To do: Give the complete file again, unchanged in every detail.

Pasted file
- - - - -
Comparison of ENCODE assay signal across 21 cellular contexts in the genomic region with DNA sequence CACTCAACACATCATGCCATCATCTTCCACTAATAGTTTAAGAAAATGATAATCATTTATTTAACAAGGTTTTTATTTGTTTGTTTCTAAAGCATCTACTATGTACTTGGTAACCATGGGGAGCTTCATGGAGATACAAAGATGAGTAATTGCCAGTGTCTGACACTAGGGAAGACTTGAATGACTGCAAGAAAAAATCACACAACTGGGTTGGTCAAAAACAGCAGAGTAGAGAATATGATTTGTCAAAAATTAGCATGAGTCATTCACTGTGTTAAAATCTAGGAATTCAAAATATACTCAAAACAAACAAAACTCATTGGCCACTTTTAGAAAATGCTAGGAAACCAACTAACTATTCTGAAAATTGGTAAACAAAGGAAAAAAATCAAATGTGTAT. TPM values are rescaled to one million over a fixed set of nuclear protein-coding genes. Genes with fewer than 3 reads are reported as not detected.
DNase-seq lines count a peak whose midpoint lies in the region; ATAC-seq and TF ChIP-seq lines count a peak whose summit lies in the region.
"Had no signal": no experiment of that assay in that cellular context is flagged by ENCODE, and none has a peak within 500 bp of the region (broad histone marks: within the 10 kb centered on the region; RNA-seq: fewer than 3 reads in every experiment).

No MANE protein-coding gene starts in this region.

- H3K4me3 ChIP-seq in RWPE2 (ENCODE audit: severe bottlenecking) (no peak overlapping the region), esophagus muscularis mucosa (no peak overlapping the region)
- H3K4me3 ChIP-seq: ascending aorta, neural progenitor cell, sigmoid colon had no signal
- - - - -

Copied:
Comparison of ENCODE assay signal across 21 cellular contexts in the genomic region with DNA sequence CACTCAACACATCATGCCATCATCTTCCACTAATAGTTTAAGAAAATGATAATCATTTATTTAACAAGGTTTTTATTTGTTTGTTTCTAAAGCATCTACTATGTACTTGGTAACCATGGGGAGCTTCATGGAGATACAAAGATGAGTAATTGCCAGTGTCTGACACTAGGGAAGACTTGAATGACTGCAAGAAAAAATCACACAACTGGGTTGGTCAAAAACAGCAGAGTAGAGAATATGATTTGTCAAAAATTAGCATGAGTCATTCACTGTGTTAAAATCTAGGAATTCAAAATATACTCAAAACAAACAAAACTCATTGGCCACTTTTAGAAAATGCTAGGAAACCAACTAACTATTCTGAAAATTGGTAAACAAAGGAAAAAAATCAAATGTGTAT. TPM values are rescaled to one million over a fixed set of nuclear protein-coding genes. Genes with fewer than 3 reads are reported as not detected.
DNase-seq lines count a peak whose midpoint lies in the region; ATAC-seq and TF ChIP-seq lines count a peak whose summit lies in the region.
"Had no signal": no experiment of that assay in that cellular context is flagged by ENCODE, and none has a peak within 500 bp of the region (broad histone marks: within the 10 kb centered on the region; RNA-seq: fewer than 3 reads in every experiment).

No MANE protein-coding gene starts in this region.

- H3K4me3 ChIP-seq in RWPE2 (ENCODE audit: severe bottlenecking) (no peak overlapping the region), esophagus muscularis mucosa (no peak overlapping the region)
- H3K4me3 ChIP-seq: ascending aorta, neural progenitor cell, sigmoid colon had no signal